Hardwood floors are a living product. They move when relative humidity changes, they change color over time and they present more character as time goes by. Hardwood floors is the top choice when it comes to floors. No matter where you go in the Bay Area, California you will find wood floors in almost every home. It is in homes in Pinole, El Cerrito, Berkeley, Albany, Orinda, Lafayette and the list goes on. The wood floors vary from red oak to white oak in most cases. Some are maple, walnut and hickory. Some wood floors are top nailed and some are tongue and groove thicker floors. The one thing that is common to all homes is the presence of moisture. It doesn’t matter if you live closer to the bay, or farther out into the Walnut Creek and Clayton areas. Moisture affects wood floors every day. It can get inside your home in many different ways. The most common ways moisture affects your hardwood floors are:
- Ground below in the crawl space
- Concrete slab
- Water leaks
We have all seen our wood floors exhibit movement between summer and winter. Lately with the drought in California; floors, sub floors and wood material in homes have shrunk more than the usual. As a wood flooring contractor I’ve been called many times to fix buckled and cupped floors. As a wood flooring inspector I have seen too many installation related failures as a result of excess moisture. The moisture from below like the soil in your crawl space and the concrete slab is there at all times. During the rainy season that moisture level is elevated. You don’t need to see water to determine a moisture problem. Wood flooring professionals measure moisture and relative humidity in different ways. Most tests are being done with moisture meters and relative humidity test kits. When hardwood floors are installed they must be acclimated first. Acclimation has nothing to do with time. It can last as long as weeks or as little as days. Wood floors are kiln dried to an average of 6%-9% moisture content. Our conditions in the Bay Area average between 9%-12%. Usually wood floors will need to gain moisture and expand before they are installed. When the floors are in nested bundles acclimating inside the house, it is easy for each board to move. If the floors are installed and then have to gain moisture and expand the result is cupping. Cupping will usually occur when there is a moisture imbalance in each board. When a floor board has no place to expand sideways, it is pushed upwards. That is why the edges are higher in each board and it looks like cupping. So, it is crucial that the wood floors are acclimated before installation. Every home is different. Some home owners have heat only, some have heat and air conditioning, some like it cold, some hot, some open the windows all day and some don’t. That is why professionals use moisture meters to determine the time needed for the wood to acclimate. Once acclimated the floors can be installed.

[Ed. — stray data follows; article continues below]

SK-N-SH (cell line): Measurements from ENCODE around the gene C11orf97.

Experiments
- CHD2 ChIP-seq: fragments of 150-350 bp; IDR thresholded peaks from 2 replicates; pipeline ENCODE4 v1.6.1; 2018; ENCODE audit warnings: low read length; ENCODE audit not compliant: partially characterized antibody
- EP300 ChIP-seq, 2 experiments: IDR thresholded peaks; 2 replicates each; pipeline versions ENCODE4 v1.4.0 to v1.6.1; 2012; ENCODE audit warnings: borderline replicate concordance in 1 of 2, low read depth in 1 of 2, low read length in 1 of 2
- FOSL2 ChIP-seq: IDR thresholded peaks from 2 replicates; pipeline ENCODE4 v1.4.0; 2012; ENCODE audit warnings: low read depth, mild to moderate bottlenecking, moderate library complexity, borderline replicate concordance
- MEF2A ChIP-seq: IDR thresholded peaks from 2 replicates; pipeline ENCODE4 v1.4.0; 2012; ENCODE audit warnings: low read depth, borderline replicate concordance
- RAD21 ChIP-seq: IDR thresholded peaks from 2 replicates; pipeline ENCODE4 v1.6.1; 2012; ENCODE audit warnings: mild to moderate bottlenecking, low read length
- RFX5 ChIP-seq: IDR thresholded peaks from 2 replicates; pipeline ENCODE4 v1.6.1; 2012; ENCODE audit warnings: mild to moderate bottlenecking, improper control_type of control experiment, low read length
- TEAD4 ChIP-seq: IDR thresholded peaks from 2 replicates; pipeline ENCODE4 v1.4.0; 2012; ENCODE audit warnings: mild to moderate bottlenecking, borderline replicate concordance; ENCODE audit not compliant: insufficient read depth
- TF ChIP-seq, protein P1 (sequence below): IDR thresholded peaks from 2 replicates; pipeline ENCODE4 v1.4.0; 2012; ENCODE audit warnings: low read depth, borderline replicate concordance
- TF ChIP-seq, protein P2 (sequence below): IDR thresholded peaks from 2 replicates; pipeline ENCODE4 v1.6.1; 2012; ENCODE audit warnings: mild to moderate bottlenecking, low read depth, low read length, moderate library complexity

It is important to understand that the acclimation process is different for each wood specie and for each different product. For example, a 3/4” x 7” wide solid white oak floor would need different acclimation than a 1/2” x 3” engineered floor. It is up to the flooring professional to determine the appropriate acclimation time.
In most homes with crawl space the soil is damp year round. Some homes even get standing water during the winter months. A common solution to this problem is covering the soil with a moisture barrier. In other cases a sump pump is installed to remove the water from underneath the house, or I should say from underneath the wood floors. All that dampness and vapor go up into the sub floor and then into the wood floors. That is when the floors start to cup. I’ve heard many stories from home owners who had their wood floors installed during the summer, but it only until winter came that their wood floors started cupping (not floors that we installed, just to be clear).
Ensuring moisture barriers are in place is part of the job. It costs more money upfront but the alternative, which is a floor replacement costs a lot more. Nobody likes spending the holiday season dealing with a construction problem in their home like a failing wood floor.